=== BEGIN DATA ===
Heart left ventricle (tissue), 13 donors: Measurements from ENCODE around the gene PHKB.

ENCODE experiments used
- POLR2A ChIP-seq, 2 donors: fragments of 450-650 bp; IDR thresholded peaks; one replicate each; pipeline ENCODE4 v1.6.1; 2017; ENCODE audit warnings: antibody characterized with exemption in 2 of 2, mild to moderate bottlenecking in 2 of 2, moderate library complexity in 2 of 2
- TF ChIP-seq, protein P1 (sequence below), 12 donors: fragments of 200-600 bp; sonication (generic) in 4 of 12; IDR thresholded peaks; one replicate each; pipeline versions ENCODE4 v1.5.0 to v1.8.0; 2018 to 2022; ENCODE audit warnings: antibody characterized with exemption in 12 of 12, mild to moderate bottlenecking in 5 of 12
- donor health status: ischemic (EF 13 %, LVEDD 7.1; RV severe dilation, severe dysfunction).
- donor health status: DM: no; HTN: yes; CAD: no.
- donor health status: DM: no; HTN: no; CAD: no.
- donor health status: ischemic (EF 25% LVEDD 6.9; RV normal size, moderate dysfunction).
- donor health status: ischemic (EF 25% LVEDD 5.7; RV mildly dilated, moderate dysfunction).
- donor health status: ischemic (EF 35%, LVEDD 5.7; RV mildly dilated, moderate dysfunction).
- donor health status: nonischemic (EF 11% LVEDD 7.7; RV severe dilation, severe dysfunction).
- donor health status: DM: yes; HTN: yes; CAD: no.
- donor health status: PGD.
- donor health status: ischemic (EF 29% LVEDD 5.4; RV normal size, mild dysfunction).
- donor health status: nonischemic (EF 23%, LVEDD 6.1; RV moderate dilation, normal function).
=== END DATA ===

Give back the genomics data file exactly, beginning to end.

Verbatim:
Heart left ventricle (tissue), 13 donors: Measurements from ENCODE around the gene PHKB.

ENCODE experiments used
- POLR2A ChIP-seq, 2 donors: fragments of 450-650 bp; IDR thresholded peaks; one replicate each; pipeline ENCODE4 v1.6.1; 2017; ENCODE audit warnings: antibody characterized with exemption in 2 of 2, mild to moderate bottlenecking in 2 of 2, moderate library complexity in 2 of 2
- TF ChIP-seq, protein P1 (sequence below), 12 donors: fragments of 200-600 bp; sonication (generic) in 4 of 12; IDR thresholded peaks; one replicate each; pipeline versions ENCODE4 v1.5.0 to v1.8.0; 2018 to 2022; ENCODE audit warnings: antibody characterized with exemption in 12 of 12, mild to moderate bottlenecking in 5 of 12
- donor health status: ischemic (EF 13 %, LVEDD 7.1; RV severe dilation, severe dysfunction).
- donor health status: DM: no; HTN: yes; CAD: no.
- donor health status: DM: no; HTN: no; CAD: no.
- donor health status: ischemic (EF 25% LVEDD 6.9; RV normal size, moderate dysfunction).
- donor health status: ischemic (EF 25% LVEDD 5.7; RV mildly dilated, moderate dysfunction).
- donor health status: ischemic (EF 35%, LVEDD 5.7; RV mildly dilated, moderate dysfunction).
- donor health status: nonischemic (EF 11% LVEDD 7.7; RV severe dilation, severe dysfunction).
- donor health status: DM: yes; HTN: yes; CAD: no.
- donor health status: PGD.
- donor health status: ischemic (EF 29% LVEDD 5.4; RV normal size, mild dysfunction).
- donor health status: nonischemic (EF 23%, LVEDD 6.1; RV moderate dilation, normal function).